How are you sleeping lately According to the Centers for Disease Control and Prevention, a third of adults in the United States said they weren’t getting the recommended 7 hours of sleep a night – and that was in the past.
Sleep experts now say that heightened stress and anxiety related to the Covid-19 pandemic have resulted in a “perfect storm of sleep problems” – known as the “coronasomnia” – that has an immediate impact on our physical and mental health. It is also linked to chronic diseases and conditions, including type 2 diabetes, heart disease, Alzheimer’s, and emotional distress.
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So how can we improve our ability to drift into dreamland and stay there continuously all night? And how can yoga help?
Max Strom, yoga teacher, international speaker, and author of A Life Worth Breathing and There is No App for Happiness, recently spoke at the Yoga Journal Summit, Restore Your Sleep, about how to overcome breakups, loneliness, and hectic lifestyles that disrupt our sleep. Here YJ asks him for advice on how to deal with three common roadblocks to rest.
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(Max a speaker at our summit, Restore Your Sleep: Reclaim Deep Rest & Wake Up Energized, along with Dr. Gail Parker, Jillian Pransky, Lisa Sanfilippo and Pamela Stokes Eggleston. Watch now!)
Yoga Journal: Can you share an exercise when we’re wide awake in bed and just can’t drift off?
Max current: “A simple, ancient breathing exercise that I use and teach is great for insomnia caused by stress. It’s the 4-7-8 breathing pattern. Lie in your bed in the dark and fall asleep. Breathe then to number one four, hold your breath to seven, and exhale to 8. I recommend doing this for two minutes, but you can always do it longer.
- Before holding your breath, inflate your lungs 100%.
- Always use the same metric, the same numbers. If it’s too slow or too fast for you, just speed up or slow down your count, but always use 4-7-8.
- If you know how to use ujjayi (ocean) to regulate your breath, do it through your nose or mouth. If you don’t know how to regulate your breath, just breathe in through your nose and out through your mouth while pursing your lips so the air can slowly be released with a hissing sound. “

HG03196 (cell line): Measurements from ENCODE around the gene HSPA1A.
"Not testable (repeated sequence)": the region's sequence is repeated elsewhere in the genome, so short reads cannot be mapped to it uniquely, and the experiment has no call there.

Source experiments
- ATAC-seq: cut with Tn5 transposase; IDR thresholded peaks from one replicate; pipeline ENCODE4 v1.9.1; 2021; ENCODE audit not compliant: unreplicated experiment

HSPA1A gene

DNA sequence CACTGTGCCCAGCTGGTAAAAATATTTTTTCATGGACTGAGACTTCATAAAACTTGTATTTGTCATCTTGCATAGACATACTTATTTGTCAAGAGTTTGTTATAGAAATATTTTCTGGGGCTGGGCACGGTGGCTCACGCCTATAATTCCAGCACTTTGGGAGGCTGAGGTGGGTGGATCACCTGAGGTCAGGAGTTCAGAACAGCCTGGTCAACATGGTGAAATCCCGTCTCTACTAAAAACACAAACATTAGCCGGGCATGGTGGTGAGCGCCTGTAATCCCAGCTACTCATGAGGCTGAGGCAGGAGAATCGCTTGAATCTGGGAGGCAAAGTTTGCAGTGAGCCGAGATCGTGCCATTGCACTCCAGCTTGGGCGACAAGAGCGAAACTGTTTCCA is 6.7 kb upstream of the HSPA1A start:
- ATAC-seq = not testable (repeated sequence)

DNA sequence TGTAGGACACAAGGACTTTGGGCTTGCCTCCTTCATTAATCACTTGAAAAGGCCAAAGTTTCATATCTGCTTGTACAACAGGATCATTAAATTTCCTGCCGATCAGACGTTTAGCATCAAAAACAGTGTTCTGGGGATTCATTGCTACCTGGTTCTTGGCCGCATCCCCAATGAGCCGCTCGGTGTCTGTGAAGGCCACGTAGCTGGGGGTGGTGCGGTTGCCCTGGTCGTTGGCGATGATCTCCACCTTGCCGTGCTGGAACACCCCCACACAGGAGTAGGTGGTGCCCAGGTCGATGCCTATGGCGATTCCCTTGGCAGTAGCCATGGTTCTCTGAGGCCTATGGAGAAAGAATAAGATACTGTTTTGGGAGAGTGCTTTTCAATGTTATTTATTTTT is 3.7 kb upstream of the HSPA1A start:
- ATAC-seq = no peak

YJ: What can we do if we wake up in the middle of the night and can’t get back to sleep?
Max: “What you shouldn’t do is just as important as the steps you can take to get back to sleep. Do not allow yourself to work in your head. Don’t think about your job, your problems or anything like that. Instead, get out of bed and sit in a chair next to the bed in the dark. Then focus in your head on a relaxing and wonderful memory. One of the best times of your life. Not an exciting and exciting one, but a calm and loving one in which you felt safe and seen and full-hearted. When you feel like you can go back to sleep, go back to bed. (In no case should you look at your phone, laptop, or television.) “
YJ: It can seem impossible to relax when our mind is racing to Zoom after a long day. What is the solution?
Max: “People today have a habit of being extremely overworked. We think this is normal, but it’s totally out of whack. The answer to this problem usually means changing the way you live. In other words, quit your job at five AM or 6 PM and then turn off all equipment. You need to train your mind to relax again. How well you sleep at night depends on how well you live during the day. It’s kind of a litmus test. Without a good night’s sleep, ours Health and our psychology are damaged. And that means all of our relationships are damaged too. Sleep should be treated as sacred, something we must invest in. But to do this, we must take good care of our nervous system during the day. “”
Would you like to learn Max’s movement and breathing exercises to get deep rest again? Now start the sleep summit of the Yoga Journal.